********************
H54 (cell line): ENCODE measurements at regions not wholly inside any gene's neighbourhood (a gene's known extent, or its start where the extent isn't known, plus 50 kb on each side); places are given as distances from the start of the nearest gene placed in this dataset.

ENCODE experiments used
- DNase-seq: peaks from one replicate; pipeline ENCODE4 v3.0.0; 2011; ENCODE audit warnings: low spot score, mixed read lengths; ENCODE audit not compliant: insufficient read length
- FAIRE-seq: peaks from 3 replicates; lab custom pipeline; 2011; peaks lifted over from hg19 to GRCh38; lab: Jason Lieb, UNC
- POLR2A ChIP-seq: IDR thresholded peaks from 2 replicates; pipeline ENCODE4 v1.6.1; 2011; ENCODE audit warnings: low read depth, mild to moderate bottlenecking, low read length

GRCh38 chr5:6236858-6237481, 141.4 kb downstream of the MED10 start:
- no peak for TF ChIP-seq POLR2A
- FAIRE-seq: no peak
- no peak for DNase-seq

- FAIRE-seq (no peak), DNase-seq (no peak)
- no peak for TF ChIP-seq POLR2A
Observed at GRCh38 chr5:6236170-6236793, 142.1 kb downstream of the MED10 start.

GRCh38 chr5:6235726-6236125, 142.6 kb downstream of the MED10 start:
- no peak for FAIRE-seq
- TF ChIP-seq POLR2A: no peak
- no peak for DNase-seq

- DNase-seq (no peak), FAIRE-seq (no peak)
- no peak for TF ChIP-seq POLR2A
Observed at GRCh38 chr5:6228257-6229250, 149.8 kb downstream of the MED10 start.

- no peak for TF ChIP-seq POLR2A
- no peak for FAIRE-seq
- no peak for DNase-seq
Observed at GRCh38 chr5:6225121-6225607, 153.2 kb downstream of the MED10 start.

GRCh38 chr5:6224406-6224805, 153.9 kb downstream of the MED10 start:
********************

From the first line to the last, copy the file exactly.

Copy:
H54 (cell line): ENCODE measurements at regions not wholly inside any gene's neighbourhood (a gene's known extent, or its start where the extent isn't known, plus 50 kb on each side); places are given as distances from the start of the nearest gene placed in this dataset.

ENCODE experiments used
- DNase-seq: peaks from one replicate; pipeline ENCODE4 v3.0.0; 2011; ENCODE audit warnings: low spot score, mixed read lengths; ENCODE audit not compliant: insufficient read length
- FAIRE-seq: peaks from 3 replicates; lab custom pipeline; 2011; peaks lifted over from hg19 to GRCh38; lab: Jason Lieb, UNC
- POLR2A ChIP-seq: IDR thresholded peaks from 2 replicates; pipeline ENCODE4 v1.6.1; 2011; ENCODE audit warnings: low read depth, mild to moderate bottlenecking, low read length

GRCh38 chr5:6236858-6237481, 141.4 kb downstream of the MED10 start:
- no peak for TF ChIP-seq POLR2A
- FAIRE-seq: no peak
- no peak for DNase-seq

- FAIRE-seq (no peak), DNase-seq (no peak)
- no peak for TF ChIP-seq POLR2A
Observed at GRCh38 chr5:6236170-6236793, 142.1 kb downstream of the MED10 start.

GRCh38 chr5:6235726-6236125, 142.6 kb downstream of the MED10 start:
- no peak for FAIRE-seq
- TF ChIP-seq POLR2A: no peak
- no peak for DNase-seq

- DNase-seq (no peak), FAIRE-seq (no peak)
- no peak for TF ChIP-seq POLR2A
Observed at GRCh38 chr5:6228257-6229250, 149.8 kb downstream of the MED10 start.

- no peak for TF ChIP-seq POLR2A
- no peak for FAIRE-seq
- no peak for DNase-seq
Observed at GRCh38 chr5:6225121-6225607, 153.2 kb downstream of the MED10 start.

GRCh38 chr5:6224406-6224805, 153.9 kb downstream of the MED10 start: